On 19 December 2016 the Competition and Markets Authority (CMA) issued two competition law infringement decisions in its galvanised steel tanks investigation. Cylindrical galvanised steel tanks store water in large buildings and supply the water for fire sprinkler systems.
The first decision relates to a cartel (the main cartel). The second decision relates to an exchange, in a single meeting, of price sensitive information between competitors.
The information exchange decision and subsequent fine imposed on Balmoral Tanks Ltd (Balmoral) highlights the CMA’s increased focus on enforcing competition law infringements. The decision also flags to businesses the importance of being cautious when communicating (in any format) with competitors.
On 21 March 2016 three of the five UK suppliers of steel tanks admitted their involvement in the main cartel and agreed to settle the investigation with the CMA.
In its main cartel decision the CMA found that Franklin Hodge Industries Ltd (Franklin), Galglass Ltd (Galglass), Kondea Water Supplies Ltd (Kondea) and CST Industries (UK) Ltd (CST) agreed to share the market (i.e. customers), rig bids and fix prices between 2005 and 2012.
Customers were divided among, and prices agreed between, the cartelists. If an assigned customer requested a quote, the winning bid would be rigged to ensure the company allocated to that customer won the contract. According to the CMA the aim of the cartel was to “improve profit margins on the tanks by avoiding customers being able to negotiate the best deal through ‘playing’ the competitors off against each other”.
In the information exchange decision the CMA found that the parties to the main cartel and Balmoral had exchanged competitively sensitive pricing information at a single meeting in July 2012. This meeting had been covertly recorded by the CMA.
During the meeting the parties asked Balmoral to join the main cartel – Balmoral refused. Balmoral did, however, provide price sensitive information in respect of its current pricing and future pricing intentions, including generic and contract-specific information. The CMA considered that this exchange reduced uncertainty among the suppliers about their likely pricing intentions.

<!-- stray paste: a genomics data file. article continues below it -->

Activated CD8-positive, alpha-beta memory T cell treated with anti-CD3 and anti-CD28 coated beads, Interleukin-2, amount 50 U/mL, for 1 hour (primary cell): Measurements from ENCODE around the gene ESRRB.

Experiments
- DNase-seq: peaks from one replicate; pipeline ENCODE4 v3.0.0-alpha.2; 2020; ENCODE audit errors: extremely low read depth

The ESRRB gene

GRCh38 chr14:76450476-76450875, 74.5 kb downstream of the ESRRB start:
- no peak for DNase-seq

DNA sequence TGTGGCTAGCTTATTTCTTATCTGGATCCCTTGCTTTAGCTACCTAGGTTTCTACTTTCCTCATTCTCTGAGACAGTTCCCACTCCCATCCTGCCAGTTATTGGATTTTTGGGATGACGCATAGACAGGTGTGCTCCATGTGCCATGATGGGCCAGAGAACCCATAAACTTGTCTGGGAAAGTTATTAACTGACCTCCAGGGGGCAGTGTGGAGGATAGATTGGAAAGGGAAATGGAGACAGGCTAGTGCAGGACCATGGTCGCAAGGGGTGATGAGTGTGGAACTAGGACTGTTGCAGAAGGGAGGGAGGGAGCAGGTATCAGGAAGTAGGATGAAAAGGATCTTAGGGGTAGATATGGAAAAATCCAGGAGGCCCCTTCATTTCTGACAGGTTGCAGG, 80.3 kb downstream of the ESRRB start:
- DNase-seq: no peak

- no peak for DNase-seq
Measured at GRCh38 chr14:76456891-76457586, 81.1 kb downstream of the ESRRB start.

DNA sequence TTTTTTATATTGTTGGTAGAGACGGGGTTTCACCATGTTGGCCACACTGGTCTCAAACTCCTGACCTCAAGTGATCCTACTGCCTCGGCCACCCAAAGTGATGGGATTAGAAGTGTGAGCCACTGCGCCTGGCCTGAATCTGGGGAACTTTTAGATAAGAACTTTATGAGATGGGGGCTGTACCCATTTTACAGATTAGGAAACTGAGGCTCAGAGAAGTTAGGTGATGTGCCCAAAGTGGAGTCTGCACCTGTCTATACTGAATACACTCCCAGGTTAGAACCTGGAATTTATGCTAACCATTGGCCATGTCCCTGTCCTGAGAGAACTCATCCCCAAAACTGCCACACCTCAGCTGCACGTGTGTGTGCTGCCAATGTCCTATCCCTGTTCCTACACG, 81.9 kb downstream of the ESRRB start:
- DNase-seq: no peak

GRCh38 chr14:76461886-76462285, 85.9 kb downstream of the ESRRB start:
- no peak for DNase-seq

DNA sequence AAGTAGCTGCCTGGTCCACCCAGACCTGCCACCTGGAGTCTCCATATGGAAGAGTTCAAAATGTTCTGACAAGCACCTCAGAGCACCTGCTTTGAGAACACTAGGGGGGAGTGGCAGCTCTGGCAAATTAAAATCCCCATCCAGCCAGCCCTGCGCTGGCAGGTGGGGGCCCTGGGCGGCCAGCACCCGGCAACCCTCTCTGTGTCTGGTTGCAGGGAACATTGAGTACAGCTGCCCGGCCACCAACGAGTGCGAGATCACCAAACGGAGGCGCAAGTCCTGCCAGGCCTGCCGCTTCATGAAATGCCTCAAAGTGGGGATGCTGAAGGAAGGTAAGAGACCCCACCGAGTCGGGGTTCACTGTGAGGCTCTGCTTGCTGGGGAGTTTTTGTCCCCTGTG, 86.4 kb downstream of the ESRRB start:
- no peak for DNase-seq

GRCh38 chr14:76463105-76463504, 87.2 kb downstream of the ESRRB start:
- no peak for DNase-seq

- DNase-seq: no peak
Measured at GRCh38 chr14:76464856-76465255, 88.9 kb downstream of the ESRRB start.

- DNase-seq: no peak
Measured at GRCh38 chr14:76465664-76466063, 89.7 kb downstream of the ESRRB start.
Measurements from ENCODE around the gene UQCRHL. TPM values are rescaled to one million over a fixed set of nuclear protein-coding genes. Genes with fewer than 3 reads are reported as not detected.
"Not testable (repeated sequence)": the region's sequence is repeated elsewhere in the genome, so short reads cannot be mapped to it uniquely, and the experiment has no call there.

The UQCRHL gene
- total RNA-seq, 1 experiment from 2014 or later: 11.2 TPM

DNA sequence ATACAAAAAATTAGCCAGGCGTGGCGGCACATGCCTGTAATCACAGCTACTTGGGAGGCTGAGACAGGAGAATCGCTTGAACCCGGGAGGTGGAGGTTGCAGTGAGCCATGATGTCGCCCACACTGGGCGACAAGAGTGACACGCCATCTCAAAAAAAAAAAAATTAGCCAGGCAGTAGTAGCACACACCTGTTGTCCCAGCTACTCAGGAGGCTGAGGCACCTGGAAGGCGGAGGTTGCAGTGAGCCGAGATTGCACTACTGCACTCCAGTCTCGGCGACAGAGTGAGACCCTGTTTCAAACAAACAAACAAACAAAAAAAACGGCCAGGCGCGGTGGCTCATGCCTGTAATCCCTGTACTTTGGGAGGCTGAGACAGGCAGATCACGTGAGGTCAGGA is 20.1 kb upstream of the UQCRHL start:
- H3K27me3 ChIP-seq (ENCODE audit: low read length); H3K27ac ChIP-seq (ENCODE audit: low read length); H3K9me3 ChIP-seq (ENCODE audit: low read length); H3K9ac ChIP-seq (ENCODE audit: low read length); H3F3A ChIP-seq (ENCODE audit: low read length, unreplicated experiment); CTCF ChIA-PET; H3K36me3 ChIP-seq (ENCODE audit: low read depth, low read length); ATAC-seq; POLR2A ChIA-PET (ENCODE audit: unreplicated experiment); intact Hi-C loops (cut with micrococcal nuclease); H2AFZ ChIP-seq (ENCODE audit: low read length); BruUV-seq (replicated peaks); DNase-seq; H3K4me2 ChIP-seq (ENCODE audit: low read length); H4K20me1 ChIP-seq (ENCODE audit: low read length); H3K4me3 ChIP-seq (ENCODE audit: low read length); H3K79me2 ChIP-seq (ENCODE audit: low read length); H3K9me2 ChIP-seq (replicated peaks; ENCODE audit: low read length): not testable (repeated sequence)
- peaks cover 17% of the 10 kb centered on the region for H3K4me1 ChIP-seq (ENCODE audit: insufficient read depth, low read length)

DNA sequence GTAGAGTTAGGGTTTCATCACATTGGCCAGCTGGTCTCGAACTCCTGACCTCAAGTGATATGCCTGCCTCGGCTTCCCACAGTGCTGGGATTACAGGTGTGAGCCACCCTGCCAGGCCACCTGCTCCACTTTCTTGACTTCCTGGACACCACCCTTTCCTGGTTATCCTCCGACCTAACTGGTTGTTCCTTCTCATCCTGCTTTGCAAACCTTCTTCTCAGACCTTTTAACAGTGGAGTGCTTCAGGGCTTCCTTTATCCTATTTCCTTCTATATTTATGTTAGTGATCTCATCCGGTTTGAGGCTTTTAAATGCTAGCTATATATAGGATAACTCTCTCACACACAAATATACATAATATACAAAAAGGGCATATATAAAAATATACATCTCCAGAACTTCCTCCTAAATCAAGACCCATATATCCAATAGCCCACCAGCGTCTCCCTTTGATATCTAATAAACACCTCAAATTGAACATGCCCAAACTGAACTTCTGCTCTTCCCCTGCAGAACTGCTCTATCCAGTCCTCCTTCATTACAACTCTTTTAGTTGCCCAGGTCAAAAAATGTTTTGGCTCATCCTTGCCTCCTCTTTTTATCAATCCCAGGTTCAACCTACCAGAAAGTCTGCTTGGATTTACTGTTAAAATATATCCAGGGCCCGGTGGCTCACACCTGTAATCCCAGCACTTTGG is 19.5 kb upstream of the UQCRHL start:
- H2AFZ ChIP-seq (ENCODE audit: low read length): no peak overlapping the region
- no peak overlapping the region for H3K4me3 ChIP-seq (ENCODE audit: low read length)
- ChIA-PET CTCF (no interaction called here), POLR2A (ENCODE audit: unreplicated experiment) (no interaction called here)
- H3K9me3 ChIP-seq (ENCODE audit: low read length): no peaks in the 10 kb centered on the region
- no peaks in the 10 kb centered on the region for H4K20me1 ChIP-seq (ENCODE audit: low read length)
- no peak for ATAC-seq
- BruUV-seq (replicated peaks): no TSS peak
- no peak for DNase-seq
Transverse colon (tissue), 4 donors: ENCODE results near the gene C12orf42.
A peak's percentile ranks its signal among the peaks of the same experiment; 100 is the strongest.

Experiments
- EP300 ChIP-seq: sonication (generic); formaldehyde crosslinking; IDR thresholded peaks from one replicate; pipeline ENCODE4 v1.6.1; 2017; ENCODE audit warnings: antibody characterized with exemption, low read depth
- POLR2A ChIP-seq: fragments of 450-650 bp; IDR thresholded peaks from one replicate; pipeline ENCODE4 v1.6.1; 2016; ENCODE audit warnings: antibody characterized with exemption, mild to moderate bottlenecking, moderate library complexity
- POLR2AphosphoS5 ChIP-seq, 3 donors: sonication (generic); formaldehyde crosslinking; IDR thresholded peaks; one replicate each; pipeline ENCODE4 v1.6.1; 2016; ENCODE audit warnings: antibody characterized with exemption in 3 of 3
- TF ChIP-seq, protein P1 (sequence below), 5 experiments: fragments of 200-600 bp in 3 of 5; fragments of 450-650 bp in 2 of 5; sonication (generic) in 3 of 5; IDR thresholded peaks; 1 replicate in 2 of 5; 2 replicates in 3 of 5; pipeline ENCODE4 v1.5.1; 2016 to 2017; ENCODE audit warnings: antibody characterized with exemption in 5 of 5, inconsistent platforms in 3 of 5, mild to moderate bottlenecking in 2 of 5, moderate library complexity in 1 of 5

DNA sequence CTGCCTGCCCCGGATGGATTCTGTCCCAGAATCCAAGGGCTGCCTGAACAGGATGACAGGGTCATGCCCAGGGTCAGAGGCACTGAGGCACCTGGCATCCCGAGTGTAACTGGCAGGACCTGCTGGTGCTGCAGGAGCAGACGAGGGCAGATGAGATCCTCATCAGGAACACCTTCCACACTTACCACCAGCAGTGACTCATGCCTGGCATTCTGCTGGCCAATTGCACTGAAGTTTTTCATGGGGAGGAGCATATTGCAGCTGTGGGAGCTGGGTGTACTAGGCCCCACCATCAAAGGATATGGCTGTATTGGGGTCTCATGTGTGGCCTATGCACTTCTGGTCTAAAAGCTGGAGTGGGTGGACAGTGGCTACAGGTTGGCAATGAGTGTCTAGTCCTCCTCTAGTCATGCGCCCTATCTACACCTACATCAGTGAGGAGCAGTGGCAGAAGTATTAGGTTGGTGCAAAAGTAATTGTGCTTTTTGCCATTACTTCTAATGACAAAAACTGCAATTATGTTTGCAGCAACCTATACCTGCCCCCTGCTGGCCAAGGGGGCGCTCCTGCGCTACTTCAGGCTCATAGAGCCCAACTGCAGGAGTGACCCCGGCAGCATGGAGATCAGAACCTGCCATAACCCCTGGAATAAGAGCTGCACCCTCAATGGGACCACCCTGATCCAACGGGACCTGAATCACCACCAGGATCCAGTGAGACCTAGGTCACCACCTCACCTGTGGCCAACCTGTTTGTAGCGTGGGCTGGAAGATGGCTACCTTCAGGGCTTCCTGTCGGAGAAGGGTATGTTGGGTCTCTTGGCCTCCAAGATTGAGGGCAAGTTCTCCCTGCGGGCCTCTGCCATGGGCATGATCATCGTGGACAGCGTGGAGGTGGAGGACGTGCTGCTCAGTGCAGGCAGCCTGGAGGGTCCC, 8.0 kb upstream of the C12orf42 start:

Balmoral is currently considering whether to appeal the fine on the basis that it was “incorrect and wholly disproportionate” given that, in its view, it effectively broke up the cartel by refusing to join it.
- CST, and its parent company, CST Industries Inc., were not fined on the basis they were the leniency applicant, i.e. they reported the cartel to the Office of Fair Trading’s (the OFT) (the CMA’s predecessor) and co-operated with the investigation.
- Franklin and its parent company were fined £2,015,135. This includes a 30% discount under the CMA’s leniency policy and a further 20% discount for settling the proceedings.
- Galglass and its parent companies were fined £587,926, which includes a 20% discount for settling the proceedings.
- Kondea’s successor was fined £22,248, which includes a 20% discount for settling the proceedings.
- Balmoral was fined £130,000 for its role in the information exchange, which according to the CMA, reflects a number of factors, including Balmoral’s refusal to join the main cartel as well as its cooperation in the CMA’s civil and criminal proceedings.
The civil and criminal investigations
The decisions follow on from the OFT’s civil investigation, which was opened on 27 November 2012. The OFT also opened a criminal investigation using its powers under the Enterprise Act 2002. Three individuals were charged with dishonestly agreeing with others to divide customers, fix prices and rig bids between 2004 and 2015 in respect of the supply in the UK of galvanised steel water tanks. Mr Snee, who was the former managing director of Franklin, entered a guilty plea and the remaining two, Mr Dean and Mr Stringer were later acquitted by a jury. Mr Snee was sentenced to six months’ imprisonment, suspended for 12 months, and 120 hours of community service.
During the past year the CMA has increased its focus on enforcing competition law infringements. For instance, the CMA has 15 competition infringement investigations currently ongoing, all of which were opened during the last two years.
The information exchange decision, based on a single meeting, and the CMA’s use of covert recording, also highlights this increased appetite.
Businesses should be cautious when communicating with competitors regardless of the frequency. This is emphasised by Stephen Blake, Senior Director of the CMA’s Cartels and Criminal Group, who said that the infringement decisions “show[s] the CMA’s commitment to using its enforcement powers to tackle illegal anti-competitive behaviour. The information exchange decision also underlines the fact that exchanging information with competitors, even at a single meeting, can infringe competition law with serious consequences for the businesses involved”.
Submit a comment about this post to the editor.